By Tommy H. Thomason

Wednesday, May 27, 2009

Before Steam Catapults

In the early 1950s, the weight and end speed requirements of new jet airplanes were at the upper limits of the capability of existing hydraulic catapults. One technique explored to get the maximum benefit out of what was available was the tail-down launch at maximum angle of attack.

The F7U Cutlass was already positioned at an exaggerated nose-up attitude when on its wheels but this catapult lash-up made it more so. The holdback fitting, main gear strut extension and position (it was angled forward for takeoff), and the little "grocery-cart" wheels added under the vertical fins allowed the catapult crew to tension the airplane at the steepest possible angle. You'll note that the tires are notably flattened by the forces involved.

However, the shore-based trials at Patuxent River demonstrated that there was no benefit relative to a more conventional hookup to the catapult: The angle of attack off the bow was greater but the end speed less, so the lift attained at the end of the catapult stroke was about the same. The extra time required to force the airplane into this position for launch was also a drawback. In any event and fortunately for Naval aviation,  Colin Campbell Mitchell's timely development of the steam catapult allowed a significant increase in the upper weight and end speed limits.

Monday, May 4, 2009

Waving Them Aboard

Pictured is an Loening OL-8 landing aboard Lexington, CV-2, with the Landing Signal Officer (LSO) giving the Roger signal, for the pilot being at the right airspeed and altitude and lined up correctly, and about to give the cut for descent and touchdown.

The LSO was one of the earliest innovations in landing aircraft aboard carriers. He stood on the port side of the deck near the ramp and by using a standard set of signals, assisted the pilot in touching down among the arresting wires at minimum speed and a low rate of descent.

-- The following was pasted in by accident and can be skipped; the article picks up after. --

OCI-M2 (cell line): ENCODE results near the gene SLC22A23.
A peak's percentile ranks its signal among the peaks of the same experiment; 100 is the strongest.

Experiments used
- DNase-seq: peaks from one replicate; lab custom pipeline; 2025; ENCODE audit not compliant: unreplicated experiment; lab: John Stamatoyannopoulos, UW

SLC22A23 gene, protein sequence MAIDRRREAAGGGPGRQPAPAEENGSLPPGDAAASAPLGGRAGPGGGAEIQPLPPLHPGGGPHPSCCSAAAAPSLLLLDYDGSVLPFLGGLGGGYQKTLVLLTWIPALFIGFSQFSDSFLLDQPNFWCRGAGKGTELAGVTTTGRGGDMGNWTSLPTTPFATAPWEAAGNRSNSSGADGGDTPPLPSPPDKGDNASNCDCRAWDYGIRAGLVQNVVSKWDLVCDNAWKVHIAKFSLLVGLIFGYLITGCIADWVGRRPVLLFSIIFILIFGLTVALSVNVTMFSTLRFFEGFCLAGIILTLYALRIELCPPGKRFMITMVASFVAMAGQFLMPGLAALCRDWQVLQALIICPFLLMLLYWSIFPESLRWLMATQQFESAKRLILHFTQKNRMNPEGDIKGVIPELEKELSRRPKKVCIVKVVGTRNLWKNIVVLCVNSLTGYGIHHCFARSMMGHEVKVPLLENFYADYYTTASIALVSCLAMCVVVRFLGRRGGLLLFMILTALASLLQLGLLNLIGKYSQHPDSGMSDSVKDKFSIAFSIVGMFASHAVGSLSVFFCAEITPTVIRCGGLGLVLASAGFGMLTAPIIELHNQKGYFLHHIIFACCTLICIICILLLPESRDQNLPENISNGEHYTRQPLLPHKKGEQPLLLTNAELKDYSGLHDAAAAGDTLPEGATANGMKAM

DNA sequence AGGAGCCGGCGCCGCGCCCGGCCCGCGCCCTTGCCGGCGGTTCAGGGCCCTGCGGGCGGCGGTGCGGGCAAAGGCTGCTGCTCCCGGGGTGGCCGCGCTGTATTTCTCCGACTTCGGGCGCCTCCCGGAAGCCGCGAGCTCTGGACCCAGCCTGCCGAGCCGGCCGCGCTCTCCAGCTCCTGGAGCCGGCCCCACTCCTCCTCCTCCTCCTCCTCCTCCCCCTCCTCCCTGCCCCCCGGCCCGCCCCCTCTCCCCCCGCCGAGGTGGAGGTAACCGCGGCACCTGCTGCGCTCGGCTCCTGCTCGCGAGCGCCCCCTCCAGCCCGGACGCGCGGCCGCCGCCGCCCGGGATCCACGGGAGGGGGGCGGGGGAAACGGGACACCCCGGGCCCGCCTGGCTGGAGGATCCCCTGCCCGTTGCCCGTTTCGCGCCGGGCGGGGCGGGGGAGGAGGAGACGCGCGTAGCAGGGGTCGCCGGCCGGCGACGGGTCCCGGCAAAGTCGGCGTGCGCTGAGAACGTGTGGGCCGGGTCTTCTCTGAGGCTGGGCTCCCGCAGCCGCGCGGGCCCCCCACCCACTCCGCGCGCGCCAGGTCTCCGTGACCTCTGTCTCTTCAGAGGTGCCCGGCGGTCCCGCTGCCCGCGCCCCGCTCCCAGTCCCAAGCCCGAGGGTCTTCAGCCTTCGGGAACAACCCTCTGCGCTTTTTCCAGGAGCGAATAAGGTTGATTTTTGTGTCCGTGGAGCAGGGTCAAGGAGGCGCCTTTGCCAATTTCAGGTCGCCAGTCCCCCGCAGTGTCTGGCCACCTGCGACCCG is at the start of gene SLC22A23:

For some reason, the Royal and U.S. Navies developed slightly different techniques for landing aboard. Royal Navy pilots were taught a descending approach and the LSO signal for the pilot being above the correct approach path was lowered paddles, meaning descend. The U.S. pilot made a low, flat approach and the LSO signal for being too high was raised paddles. (The signals for lineup were the same since the U.S. Navy signals for correcting height and lineup were inconsistent, like tilting down to the pilot's left to ask for tightening the turn and raising the paddles up for descend.) Fortunately, there was very little cross decking between the services during the war.

In 1948, the Royal Navy elected to change to the U.S. Navy LSO signals and shortly after that, adopted the low, flat approach as well. A reduction in accident rate resulted although it's not clear why. The British subsequently developed the mirror landing approach aid. The mechanics of the mirror concept combined the original British descending approach and the American signal for being too high, with the ball on the mirror going up when the airplane was above the desired "glide" slope.

Following the transition to the mirror-guided approach, the LSO role was initially downgraded to more of an administrative one in the belief that the pilot no longer needed his guidance. It was soon established that the LSO could detect a trend quicker than the pilot and moreover, had a better sense of deck motion, which affected the validity of the mirror display even though it was gyro stabilized. As a result, the LSO was again established as the controlling authority for the approach.